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RE: CULT:storing iris


From: "Chris Hollinshead" <cris@netcom.ca>

Better get to work! It sounds like winter must be just around the next
corner for your area 5a zone.
You do not indicate your precise area (city, state, province, country) which
is useful and pertinent to provide when asking advice on topics such as
this. The zone tells something of your growing conditions but not all. There
are many other local factors that may need consideration. In other words not
all zone 5a's are the same.

Anyway, why not dig now while you still can and then pot up two or three
rhizomes of each variety to use as starters at the new property. Use 5 or 6
inch dia. size pots and a quality potting soil which will provide good
drainage. Keep them inside. Then you can easily take them with you when you
make the move in January.  At the new house you can keep them growing inside
until the springtime is upon you. At that time you can take time to prepare
new iris beds for them. After the beds are ready you can just pop the whole
root ball and soil out and plant them. By then they will be nicely rooted in
the pots and off to a good start in their new homes. The bloom display will
not be that wonderful in 2000 but the plants will definitely survive and
establish well in your garden putting on their first good display in 2001
bloom season.

I have successfully grown iris in pots like this last year over the winter
and a few other people here on the list have tried it with success too.
There is lots of info available on potting up irises. As you will read
people have various reasons for doing this.  I think that this is an
application that is a workable solution for your situation.

For more info:
Check the archives of this the Iris-Talk list using the search tools
provided.
Check potting irises up article on the CIS website.
The direct URL is:  http://www.netcom.ca/~cris/CIS/pots.html

I am currently growing about 20 SDB iris in pots inside over the winter that
I ordered and received rather late in our season to get them planted and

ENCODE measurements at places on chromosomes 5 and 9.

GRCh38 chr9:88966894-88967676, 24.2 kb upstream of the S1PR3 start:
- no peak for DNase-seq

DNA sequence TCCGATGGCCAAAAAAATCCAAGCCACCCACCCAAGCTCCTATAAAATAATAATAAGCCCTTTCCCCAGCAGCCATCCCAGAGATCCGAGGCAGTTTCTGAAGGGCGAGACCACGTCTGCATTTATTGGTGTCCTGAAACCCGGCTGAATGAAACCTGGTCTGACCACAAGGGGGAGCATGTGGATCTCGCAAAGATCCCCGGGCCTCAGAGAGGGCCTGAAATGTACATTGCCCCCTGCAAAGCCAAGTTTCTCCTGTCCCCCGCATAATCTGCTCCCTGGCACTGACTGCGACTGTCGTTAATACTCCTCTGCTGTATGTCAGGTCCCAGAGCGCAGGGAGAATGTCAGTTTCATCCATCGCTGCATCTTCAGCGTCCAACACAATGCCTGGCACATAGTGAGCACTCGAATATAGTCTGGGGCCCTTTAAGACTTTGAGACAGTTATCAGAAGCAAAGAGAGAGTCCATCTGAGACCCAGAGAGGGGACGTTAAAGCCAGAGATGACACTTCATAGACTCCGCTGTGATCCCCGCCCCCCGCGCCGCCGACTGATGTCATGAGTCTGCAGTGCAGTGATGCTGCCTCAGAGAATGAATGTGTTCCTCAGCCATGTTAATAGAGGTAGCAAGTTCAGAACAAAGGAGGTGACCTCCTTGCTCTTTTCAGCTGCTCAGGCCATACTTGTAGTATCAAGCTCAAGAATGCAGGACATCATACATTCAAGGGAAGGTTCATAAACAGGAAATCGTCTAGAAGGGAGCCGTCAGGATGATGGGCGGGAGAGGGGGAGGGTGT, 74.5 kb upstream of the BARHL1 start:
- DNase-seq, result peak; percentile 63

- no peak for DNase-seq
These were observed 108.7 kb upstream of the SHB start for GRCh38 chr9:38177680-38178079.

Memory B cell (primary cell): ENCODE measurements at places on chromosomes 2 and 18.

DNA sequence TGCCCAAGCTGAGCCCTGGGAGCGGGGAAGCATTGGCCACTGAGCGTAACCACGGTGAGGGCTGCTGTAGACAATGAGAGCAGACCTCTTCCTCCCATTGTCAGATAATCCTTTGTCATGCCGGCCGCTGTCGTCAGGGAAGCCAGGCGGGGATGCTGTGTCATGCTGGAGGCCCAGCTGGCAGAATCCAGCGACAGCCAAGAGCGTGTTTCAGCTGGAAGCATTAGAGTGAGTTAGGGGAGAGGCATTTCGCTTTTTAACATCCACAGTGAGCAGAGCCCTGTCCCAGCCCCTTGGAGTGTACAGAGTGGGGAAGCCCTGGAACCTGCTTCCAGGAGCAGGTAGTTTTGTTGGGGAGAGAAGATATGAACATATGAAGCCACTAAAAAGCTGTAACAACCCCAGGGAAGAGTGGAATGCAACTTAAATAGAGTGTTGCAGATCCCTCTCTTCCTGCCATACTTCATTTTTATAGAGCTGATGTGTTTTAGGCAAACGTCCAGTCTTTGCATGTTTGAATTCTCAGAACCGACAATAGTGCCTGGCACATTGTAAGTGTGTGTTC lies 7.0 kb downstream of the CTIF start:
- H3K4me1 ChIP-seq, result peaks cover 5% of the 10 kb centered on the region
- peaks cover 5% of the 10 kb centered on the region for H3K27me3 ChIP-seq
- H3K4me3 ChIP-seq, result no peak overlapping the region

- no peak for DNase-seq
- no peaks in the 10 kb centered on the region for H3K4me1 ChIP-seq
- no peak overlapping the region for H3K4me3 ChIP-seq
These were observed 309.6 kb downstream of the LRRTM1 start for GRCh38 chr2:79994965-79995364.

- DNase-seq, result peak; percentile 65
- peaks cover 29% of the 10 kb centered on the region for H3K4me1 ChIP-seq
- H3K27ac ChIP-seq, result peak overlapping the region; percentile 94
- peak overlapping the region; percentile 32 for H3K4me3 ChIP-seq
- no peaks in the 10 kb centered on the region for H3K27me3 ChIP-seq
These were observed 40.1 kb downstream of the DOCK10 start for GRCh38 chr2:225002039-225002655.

established. It was fun last year bringing the iris along indoors and I
intend to repeat the experience this winter. Last year my reason for doing
this was the fact that I had a number of dug and unplanted rhizomes that
were laying in the corner of my kitchen from August until January when I
potted them. They all revived and survived to be planted out in the garden
in the spring. Some even bloomed! (though small and distorted bloom that was
not really representative of the plants true bloom potential).
See how tough these plants are?

Have Fun!

Christopher Hollinshead
Mississauga, Ontario  Canada  zone6b
AIS(Region 16), CIS, SSI
Director-Canadian Iris Society
Newsletter Editor-Canadian Iris Society
E-mail:  cris@netcom.ca <mailto:cris@netcom.ca>
CIS website:  http://www.netcom.ca/~cris/CIS.html
Siberian-Species Convention 2003 website:
http://www.netcom.ca/~cris/2003/index.html

> -----Original Message-----
> From: Libby Milroy [mailto:imlibby@ns.nque.com]
> Sent: Saturday, November 20, 1999 10:00
> To: iris-talk@onelist.com
> Subject: [iris-talk] storing iris
>
>
> From: "Libby Milroy" <imlibby@ns.nque.com>
>
> I'm a fairly new gardener when it comes to iris but love them! I have a
> quick question and have researched the web and cannot find any information
> regarding this topic (probably because no one does this) Anyway, I have a
> bed of about 20 bearded iris and recently bought a new house on an acreage
> and desperately want to take my iris with me. I live in zone 5a and the
> ground isn't completely frozen yet. I will move into my new house on Jan
> 15th. What can I do to make sure my iris come through the winter? I can't
> plant them in January at the new house and really need some
> advice on how to
> store them for several months until I can get them into the ground in May?
> Thanks in advance for any advice. Libby
>

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